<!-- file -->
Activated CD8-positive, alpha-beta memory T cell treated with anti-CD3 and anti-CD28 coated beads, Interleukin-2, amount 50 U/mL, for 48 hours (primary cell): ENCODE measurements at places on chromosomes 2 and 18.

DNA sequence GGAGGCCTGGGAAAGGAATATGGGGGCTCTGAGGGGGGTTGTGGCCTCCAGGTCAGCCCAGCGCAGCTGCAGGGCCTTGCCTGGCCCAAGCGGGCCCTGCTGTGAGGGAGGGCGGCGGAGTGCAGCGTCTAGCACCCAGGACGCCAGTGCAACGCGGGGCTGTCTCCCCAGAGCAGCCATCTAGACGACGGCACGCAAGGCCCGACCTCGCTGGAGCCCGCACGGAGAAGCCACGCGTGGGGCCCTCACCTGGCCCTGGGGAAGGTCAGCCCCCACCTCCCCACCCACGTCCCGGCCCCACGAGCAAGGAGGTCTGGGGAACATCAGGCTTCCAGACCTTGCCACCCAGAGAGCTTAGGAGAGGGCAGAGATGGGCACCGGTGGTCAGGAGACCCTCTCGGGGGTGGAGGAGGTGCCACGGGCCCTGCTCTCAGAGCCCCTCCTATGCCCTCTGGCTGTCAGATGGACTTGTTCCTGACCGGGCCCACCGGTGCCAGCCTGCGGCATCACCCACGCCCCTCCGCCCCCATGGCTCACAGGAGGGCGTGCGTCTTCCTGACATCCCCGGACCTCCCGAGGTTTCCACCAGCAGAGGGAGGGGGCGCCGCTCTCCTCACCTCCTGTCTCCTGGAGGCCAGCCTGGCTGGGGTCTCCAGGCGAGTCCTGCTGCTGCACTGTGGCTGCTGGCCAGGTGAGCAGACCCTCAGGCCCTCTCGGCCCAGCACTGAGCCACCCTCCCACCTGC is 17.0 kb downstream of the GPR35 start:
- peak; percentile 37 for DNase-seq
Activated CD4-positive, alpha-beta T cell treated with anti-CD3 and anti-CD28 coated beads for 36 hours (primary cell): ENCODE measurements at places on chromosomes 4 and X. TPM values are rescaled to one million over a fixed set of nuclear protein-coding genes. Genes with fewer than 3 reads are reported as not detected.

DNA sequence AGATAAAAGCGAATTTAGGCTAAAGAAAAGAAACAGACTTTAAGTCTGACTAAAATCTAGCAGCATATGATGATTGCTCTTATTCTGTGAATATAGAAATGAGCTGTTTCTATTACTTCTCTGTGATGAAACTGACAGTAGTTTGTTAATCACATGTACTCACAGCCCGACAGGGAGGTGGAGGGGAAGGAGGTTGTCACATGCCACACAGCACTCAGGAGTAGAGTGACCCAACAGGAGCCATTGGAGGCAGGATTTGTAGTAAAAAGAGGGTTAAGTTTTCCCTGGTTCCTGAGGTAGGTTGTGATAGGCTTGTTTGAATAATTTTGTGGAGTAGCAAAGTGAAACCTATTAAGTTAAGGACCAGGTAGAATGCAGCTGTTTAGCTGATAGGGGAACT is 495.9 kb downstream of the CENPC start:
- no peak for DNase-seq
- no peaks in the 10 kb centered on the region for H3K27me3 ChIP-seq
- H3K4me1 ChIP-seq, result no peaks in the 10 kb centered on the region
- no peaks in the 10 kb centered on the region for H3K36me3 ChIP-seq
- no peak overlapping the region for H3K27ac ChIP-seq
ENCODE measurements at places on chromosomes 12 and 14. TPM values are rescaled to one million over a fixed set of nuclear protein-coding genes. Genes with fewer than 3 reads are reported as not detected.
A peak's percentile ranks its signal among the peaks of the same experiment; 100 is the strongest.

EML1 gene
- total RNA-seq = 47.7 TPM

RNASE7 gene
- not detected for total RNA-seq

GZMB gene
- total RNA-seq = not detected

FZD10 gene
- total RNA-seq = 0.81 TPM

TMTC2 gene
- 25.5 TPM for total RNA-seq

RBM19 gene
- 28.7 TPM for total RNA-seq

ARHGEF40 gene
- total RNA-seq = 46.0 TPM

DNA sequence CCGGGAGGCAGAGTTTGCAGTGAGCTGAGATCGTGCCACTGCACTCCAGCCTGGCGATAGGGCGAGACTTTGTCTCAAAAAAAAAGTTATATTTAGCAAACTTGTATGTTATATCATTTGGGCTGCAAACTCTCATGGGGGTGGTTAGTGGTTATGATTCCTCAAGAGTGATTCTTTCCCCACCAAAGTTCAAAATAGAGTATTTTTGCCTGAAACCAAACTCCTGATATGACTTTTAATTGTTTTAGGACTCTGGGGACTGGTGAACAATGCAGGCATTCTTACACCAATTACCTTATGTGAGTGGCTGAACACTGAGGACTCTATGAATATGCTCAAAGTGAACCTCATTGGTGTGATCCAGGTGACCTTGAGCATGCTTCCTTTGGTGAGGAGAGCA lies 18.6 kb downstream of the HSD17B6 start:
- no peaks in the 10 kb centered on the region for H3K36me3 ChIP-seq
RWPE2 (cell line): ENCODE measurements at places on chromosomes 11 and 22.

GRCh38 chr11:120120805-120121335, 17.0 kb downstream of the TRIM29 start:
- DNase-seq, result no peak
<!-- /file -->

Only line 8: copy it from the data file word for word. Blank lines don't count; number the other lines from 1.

- H3K4me1 ChIP-seq, result no peaks in the 10 kb centered on the region